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What Is The Difference Between Speed, Agility, And Quickness?

Everyone knows that there are many sports where speed, agility, and quickness are key to great performance. However, it can be difficult to work out where one of these interrelated concepts begins and the other one ends.

So many Downers Grove athletes rely on great levels of speed, agility and quickness that it is no surprise there are some misconceptions floating around about all of these concepts.

Even so, before you can develop a real plan in training for speed agility and quickness, you need to know what the components are and how they are related. When you know this and have a firm mental grip on the concept, planning your drills becomes much easier.

There are many drills that can benefit you in all three of these areas.

Training For Speed Agility and Quickness

So, let’s take a look at the basic definitions of these three items:

1) Speed Speed is usually thought of in terms of “linear speed.” That is, this kind of speed is the kind that has to do with moving your limbs, including legs and arms, in such a way that you can move as fast as possible within a straight line.

This is the area that most people know about even when they are not trained athletes. It’s the other two parts of the equation that often cause confusion.

2) Agility Agility has to do with changing direction quickly and effectively. Because of the definition of agility, it is not something you can get through building your lower body alone. Instead, you need to have a powerful and well-defined core.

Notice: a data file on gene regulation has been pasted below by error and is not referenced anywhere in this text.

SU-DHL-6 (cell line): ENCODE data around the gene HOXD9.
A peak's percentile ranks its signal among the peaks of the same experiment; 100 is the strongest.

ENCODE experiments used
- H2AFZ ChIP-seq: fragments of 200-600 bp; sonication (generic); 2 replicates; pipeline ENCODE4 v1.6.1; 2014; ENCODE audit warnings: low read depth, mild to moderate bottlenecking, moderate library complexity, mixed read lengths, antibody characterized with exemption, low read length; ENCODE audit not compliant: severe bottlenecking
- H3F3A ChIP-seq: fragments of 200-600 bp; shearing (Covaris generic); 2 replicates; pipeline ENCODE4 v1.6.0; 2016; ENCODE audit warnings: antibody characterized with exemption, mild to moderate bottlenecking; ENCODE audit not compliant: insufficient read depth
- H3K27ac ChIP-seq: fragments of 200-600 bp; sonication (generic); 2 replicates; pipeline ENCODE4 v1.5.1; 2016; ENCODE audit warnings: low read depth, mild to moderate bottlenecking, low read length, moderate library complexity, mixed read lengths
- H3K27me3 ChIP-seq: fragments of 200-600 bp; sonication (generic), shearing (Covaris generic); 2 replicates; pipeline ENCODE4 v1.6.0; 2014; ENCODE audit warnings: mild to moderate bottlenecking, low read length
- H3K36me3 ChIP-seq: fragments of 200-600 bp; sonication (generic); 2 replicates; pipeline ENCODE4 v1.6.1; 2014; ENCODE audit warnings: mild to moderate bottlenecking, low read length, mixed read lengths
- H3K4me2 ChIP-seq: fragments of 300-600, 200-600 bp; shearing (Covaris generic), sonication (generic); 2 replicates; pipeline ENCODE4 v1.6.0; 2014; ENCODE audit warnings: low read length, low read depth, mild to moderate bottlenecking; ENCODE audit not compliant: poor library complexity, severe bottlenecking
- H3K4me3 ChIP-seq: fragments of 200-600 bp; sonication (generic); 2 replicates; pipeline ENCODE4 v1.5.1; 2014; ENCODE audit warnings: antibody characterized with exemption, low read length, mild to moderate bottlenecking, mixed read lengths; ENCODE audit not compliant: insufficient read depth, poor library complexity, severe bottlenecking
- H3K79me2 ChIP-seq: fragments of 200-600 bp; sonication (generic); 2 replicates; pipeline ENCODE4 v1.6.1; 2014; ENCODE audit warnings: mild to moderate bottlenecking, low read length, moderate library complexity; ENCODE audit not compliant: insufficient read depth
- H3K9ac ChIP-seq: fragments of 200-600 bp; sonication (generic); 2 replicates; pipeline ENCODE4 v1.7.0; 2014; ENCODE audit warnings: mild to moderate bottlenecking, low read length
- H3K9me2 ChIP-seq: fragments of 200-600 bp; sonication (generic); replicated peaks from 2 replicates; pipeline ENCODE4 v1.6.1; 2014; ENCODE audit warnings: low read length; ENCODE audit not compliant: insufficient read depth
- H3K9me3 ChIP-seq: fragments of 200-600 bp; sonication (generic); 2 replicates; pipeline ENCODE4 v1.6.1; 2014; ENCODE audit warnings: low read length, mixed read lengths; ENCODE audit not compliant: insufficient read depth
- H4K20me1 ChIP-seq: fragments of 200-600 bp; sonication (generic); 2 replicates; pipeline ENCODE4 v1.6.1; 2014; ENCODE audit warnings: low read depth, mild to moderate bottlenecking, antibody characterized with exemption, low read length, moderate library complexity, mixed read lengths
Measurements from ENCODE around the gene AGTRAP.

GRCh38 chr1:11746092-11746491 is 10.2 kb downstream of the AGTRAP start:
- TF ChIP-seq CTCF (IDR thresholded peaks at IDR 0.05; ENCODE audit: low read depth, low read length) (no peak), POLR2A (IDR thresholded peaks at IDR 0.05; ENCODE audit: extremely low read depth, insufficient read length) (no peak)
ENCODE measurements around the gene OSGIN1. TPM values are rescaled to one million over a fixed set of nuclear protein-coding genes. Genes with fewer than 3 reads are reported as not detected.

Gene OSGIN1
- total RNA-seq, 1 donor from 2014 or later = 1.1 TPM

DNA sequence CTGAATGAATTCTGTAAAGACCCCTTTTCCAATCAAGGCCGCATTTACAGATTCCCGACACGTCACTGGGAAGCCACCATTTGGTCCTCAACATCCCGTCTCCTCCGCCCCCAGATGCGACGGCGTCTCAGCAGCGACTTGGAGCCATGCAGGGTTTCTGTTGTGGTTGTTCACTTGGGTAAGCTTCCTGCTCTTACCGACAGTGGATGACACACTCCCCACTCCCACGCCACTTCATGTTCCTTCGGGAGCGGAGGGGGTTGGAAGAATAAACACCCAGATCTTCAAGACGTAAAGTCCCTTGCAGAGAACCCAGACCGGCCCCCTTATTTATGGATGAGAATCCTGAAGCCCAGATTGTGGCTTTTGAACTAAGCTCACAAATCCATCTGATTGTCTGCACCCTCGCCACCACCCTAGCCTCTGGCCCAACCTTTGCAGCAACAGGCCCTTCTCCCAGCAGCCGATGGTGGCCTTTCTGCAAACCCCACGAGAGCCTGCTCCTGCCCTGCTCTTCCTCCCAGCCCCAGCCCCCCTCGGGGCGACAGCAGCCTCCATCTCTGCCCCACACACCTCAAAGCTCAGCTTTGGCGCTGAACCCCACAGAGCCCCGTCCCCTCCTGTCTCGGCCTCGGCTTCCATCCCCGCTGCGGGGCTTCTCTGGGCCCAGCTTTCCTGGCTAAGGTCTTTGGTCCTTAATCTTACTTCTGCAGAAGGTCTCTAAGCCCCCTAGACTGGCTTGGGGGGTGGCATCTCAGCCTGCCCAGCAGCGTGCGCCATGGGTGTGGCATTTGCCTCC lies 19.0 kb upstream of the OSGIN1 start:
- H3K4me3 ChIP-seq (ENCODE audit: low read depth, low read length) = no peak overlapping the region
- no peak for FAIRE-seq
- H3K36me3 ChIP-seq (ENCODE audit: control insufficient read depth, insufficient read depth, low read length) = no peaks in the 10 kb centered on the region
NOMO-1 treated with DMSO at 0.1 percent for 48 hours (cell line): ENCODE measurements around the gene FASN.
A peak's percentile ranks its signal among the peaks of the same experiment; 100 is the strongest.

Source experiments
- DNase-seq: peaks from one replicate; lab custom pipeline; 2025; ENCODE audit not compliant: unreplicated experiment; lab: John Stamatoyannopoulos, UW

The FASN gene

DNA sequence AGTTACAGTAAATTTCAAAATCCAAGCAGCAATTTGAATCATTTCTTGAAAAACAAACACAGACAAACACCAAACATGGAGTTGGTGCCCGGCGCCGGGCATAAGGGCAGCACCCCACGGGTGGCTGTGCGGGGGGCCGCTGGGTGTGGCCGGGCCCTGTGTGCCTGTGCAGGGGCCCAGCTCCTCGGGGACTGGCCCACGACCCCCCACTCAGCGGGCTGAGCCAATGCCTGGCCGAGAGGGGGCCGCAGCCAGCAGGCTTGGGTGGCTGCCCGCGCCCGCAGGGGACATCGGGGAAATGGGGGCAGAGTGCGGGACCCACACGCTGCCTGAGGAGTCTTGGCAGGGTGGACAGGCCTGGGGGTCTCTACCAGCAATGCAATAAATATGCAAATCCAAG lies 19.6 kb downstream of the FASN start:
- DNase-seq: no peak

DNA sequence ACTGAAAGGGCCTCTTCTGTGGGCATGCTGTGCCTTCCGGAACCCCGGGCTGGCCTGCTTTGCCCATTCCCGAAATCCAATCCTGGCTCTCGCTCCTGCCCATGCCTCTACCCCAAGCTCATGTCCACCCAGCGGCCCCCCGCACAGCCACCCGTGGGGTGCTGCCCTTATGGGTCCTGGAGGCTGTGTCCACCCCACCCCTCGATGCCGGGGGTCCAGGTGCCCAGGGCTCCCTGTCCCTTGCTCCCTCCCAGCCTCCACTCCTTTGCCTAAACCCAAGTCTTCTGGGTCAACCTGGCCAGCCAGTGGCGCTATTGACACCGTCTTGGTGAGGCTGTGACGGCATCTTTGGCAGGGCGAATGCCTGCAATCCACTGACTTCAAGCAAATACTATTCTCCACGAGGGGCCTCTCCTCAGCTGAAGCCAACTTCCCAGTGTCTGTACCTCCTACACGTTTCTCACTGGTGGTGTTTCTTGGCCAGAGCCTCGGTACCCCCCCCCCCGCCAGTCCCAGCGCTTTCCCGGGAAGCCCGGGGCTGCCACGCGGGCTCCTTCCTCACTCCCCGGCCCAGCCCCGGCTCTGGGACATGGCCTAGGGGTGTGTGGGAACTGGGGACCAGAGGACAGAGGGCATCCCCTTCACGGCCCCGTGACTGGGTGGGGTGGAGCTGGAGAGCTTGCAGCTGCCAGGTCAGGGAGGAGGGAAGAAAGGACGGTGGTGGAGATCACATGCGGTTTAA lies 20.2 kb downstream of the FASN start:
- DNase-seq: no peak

Core strength works hand in hand with lower body strength in order to balance your speed and agility. Agility and quickness are both types of “speed” applied to different functional areas, but they are not trained in the exact same ways.

3) Quickness Quickness refers to rapid responses to your overall bodily awareness. The easiest way to think about quickness is in terms of your body and its instant reflexive reactions. While it is difficult to literally train reflexive reactions, it gives you a good starting idea.

Quickness drills are often only a few seconds long, total.

Training for speed agility and quickness requires you to be able to balance all of these factors to the gain of all of them. This can be difficult even for the best Downers Grove athletes. That being the case, you should seek out expert advice from top Core 1 Inc trainers.

To Getting You “Quicker and Stronger”

Jim and The CORE1 Crew


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